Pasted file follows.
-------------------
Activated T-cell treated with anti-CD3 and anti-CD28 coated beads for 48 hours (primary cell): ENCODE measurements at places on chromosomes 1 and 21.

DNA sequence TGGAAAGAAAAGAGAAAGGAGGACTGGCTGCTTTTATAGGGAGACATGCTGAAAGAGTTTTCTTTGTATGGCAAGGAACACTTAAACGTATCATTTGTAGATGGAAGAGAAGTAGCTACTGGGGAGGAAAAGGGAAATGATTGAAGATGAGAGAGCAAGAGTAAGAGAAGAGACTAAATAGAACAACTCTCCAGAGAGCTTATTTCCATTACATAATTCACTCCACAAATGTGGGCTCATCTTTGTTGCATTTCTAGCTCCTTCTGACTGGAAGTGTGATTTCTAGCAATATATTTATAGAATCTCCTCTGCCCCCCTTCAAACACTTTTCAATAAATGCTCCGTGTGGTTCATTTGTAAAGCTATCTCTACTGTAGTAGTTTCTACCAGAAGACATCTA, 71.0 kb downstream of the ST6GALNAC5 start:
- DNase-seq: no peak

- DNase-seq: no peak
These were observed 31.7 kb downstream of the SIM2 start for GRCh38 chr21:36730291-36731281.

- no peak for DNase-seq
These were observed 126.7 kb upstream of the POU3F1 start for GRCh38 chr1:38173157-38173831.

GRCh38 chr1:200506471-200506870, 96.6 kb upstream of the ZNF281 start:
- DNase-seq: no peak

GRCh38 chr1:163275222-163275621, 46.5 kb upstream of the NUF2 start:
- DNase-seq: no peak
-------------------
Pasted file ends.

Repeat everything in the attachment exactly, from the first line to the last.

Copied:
Activated T-cell treated with anti-CD3 and anti-CD28 coated beads for 48 hours (primary cell): ENCODE measurements at places on chromosomes 1 and 21.

DNA sequence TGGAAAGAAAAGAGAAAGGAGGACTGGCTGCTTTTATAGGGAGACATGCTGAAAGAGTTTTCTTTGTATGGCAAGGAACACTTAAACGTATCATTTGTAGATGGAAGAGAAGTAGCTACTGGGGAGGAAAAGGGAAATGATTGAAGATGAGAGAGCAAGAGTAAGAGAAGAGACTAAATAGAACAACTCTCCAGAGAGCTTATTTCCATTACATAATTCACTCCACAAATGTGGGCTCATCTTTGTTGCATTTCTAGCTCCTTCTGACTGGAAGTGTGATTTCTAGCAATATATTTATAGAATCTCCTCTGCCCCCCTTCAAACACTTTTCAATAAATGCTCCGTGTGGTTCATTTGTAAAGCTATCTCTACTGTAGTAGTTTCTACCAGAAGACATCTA, 71.0 kb downstream of the ST6GALNAC5 start:
- DNase-seq: no peak

- DNase-seq: no peak
These were observed 31.7 kb downstream of the SIM2 start for GRCh38 chr21:36730291-36731281.

- no peak for DNase-seq
These were observed 126.7 kb upstream of the POU3F1 start for GRCh38 chr1:38173157-38173831.

GRCh38 chr1:200506471-200506870, 96.6 kb upstream of the ZNF281 start:
- DNase-seq: no peak

GRCh38 chr1:163275222-163275621, 46.5 kb upstream of the NUF2 start:
- DNase-seq: no peak